UCL News


It's not quite 'Star Trek', but a degree in astronomy will always be well-received

16 February 2006

The early 19th century was a boom period for astronomy.

Advances in instrumentation meant that telescopes gave a far better view of the solar system than had previously been possible. Plus, two things happened that cemented astronomy's reputation as a serious academic subject.

First, the Royal Astronomical Society (RAS) was formed in London in 1820. The discoverer of Uranus, William Herschel, was its first president. Second, a BSc in Astronomy was among the inaugural degree courses offered by the newly founded UCL in 1826.

Nearly 200 years later, the degree course is still going strong, albeit with content that's moved on somewhat since the days of Herschel. Between 30 and 35 undergraduates a year embark on one of UCL's three 'astro degrees' in UCL Physics & Astronomy, taking a BSc in astronomy, astrophysics, or astronomy and physics. Most stay for a fourth year to complete an MSc. …

For the practical modules, students go to the observatory at Mill Hill, to view the solar system through the university's telescopes.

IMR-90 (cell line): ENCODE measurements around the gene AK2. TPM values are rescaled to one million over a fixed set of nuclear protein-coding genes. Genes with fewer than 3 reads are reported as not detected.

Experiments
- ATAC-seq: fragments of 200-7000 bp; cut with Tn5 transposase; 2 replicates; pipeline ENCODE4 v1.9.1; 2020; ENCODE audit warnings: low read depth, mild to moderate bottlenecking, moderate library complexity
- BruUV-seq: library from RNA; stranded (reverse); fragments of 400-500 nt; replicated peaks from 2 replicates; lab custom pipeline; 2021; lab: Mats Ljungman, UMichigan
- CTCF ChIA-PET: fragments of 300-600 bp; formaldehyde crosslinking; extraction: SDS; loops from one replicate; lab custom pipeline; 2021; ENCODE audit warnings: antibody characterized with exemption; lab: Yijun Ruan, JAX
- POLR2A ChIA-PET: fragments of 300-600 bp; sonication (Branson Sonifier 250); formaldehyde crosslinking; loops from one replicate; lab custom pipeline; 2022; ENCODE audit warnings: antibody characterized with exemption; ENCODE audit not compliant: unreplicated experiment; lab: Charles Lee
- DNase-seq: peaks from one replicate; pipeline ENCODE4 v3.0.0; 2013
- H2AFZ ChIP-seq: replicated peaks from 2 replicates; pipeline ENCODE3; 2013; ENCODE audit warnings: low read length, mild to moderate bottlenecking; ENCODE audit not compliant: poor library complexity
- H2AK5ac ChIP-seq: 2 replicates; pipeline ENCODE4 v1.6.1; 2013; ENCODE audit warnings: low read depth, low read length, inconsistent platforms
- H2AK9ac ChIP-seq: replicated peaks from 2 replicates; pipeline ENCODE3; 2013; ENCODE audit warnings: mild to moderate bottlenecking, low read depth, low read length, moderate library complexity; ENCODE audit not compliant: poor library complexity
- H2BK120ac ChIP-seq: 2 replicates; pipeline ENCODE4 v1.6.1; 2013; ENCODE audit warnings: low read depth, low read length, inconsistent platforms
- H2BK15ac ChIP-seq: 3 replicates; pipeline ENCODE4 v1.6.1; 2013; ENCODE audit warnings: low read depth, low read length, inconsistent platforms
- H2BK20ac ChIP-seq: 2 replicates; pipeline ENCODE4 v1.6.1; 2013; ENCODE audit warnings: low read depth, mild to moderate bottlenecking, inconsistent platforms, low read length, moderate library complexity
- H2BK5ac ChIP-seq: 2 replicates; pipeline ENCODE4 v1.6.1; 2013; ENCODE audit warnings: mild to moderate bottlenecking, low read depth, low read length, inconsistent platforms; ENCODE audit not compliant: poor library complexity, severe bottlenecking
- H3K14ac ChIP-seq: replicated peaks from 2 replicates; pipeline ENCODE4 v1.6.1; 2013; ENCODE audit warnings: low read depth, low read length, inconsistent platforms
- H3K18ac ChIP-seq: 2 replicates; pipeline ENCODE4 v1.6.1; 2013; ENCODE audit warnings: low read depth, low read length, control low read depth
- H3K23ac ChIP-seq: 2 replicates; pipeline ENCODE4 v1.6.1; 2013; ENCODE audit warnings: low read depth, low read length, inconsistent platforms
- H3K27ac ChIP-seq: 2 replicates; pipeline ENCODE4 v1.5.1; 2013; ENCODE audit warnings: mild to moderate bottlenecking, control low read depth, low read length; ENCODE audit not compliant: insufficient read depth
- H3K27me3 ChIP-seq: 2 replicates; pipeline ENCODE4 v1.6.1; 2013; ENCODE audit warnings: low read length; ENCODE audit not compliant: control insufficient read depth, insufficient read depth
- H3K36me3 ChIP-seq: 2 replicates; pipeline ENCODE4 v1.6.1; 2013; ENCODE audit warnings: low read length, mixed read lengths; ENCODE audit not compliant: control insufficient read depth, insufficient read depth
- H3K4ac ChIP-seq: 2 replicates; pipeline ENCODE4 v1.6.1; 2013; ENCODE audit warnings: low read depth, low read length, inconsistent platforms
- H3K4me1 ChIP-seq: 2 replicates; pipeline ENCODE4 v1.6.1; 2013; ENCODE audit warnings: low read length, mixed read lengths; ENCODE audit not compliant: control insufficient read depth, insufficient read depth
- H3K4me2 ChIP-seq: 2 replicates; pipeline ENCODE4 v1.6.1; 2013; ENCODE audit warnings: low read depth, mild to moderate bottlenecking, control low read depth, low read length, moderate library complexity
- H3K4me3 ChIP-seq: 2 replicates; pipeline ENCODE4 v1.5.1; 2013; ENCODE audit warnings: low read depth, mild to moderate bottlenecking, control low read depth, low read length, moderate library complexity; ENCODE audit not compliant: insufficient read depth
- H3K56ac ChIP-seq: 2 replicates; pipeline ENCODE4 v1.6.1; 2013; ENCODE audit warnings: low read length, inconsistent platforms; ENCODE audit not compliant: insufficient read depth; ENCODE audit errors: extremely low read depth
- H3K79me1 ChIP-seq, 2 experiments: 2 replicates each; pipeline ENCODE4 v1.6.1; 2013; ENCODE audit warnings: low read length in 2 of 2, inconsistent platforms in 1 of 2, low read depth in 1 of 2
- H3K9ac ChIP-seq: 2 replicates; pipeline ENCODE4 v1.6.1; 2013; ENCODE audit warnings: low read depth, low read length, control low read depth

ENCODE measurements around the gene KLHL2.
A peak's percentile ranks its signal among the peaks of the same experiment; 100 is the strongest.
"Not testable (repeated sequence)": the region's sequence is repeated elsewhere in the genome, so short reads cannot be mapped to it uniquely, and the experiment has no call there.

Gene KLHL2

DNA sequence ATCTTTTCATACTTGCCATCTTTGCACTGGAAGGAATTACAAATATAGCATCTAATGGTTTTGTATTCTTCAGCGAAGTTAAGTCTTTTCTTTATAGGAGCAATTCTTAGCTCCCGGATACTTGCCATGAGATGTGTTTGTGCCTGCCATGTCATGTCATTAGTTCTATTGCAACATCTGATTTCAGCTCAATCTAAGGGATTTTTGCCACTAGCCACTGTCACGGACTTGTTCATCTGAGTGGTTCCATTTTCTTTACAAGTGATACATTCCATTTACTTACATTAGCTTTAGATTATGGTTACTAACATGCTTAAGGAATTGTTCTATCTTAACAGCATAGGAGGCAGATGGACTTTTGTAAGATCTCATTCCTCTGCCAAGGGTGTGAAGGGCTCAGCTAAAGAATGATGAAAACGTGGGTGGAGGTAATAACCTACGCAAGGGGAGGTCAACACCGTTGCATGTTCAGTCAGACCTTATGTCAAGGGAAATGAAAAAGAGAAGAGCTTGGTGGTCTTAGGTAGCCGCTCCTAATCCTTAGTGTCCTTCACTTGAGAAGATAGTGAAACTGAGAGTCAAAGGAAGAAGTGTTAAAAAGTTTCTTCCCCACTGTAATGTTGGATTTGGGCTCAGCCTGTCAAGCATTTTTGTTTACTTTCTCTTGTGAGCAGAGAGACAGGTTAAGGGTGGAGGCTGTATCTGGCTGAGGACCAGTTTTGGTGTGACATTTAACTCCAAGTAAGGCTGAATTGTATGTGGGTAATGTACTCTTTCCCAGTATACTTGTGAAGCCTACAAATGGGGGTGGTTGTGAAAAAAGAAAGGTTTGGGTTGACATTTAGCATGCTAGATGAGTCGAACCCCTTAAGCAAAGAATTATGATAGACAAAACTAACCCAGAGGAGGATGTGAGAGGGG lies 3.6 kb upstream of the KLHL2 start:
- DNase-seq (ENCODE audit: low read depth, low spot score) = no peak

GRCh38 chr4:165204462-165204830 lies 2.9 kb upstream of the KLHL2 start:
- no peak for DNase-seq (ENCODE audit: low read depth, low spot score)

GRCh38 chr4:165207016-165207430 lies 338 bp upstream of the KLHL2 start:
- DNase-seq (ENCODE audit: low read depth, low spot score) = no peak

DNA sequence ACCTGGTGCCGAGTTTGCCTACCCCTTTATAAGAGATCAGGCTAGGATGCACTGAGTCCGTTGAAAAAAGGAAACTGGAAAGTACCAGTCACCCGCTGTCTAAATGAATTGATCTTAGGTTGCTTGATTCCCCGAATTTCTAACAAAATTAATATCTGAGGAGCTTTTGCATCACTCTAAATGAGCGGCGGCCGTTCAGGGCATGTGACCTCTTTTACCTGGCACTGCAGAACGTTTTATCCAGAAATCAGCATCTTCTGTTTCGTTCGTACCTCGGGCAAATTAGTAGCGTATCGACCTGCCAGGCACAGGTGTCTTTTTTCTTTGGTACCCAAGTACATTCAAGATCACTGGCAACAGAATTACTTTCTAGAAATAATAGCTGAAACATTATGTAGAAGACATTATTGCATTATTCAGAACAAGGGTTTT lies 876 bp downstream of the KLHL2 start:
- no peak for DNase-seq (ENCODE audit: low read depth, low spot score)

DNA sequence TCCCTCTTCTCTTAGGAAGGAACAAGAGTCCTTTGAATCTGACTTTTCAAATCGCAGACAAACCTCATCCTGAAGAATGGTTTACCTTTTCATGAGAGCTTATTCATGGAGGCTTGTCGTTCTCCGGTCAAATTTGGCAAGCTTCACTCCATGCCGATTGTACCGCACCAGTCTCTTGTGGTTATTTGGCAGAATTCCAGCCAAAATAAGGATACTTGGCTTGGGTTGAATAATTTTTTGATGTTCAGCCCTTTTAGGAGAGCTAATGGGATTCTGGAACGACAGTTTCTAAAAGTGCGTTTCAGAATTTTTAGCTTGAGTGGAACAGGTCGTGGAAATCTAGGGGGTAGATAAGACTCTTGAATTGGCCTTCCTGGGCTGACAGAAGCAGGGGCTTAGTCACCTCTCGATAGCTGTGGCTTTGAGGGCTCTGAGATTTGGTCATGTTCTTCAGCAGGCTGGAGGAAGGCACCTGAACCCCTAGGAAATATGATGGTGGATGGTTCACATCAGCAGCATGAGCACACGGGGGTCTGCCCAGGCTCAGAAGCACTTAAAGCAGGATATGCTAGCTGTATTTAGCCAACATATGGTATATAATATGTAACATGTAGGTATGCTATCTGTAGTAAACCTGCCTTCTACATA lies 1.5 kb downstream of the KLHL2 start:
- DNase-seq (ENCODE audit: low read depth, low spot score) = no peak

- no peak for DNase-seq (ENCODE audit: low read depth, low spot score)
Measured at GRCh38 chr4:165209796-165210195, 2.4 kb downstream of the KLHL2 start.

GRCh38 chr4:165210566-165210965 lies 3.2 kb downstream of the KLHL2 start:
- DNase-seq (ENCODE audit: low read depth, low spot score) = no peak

Many of UCL's graduates stay on to do postgraduate study - cosmology and atmospheric physics, dealing with 'the edge of space' 100km above our heads, are particular research strengths. …

Those students who go on to work as professional astronomers can end up in academia, research institutions or organisations of world renown, such as Nasa. Other career paths followed by UCL graduates include schoolteaching and jobs in the City, where employers value the numeracy skills of anyone with a degree that has a substantial maths content.

Steve McCormack, 'The Independent', 16 February 2006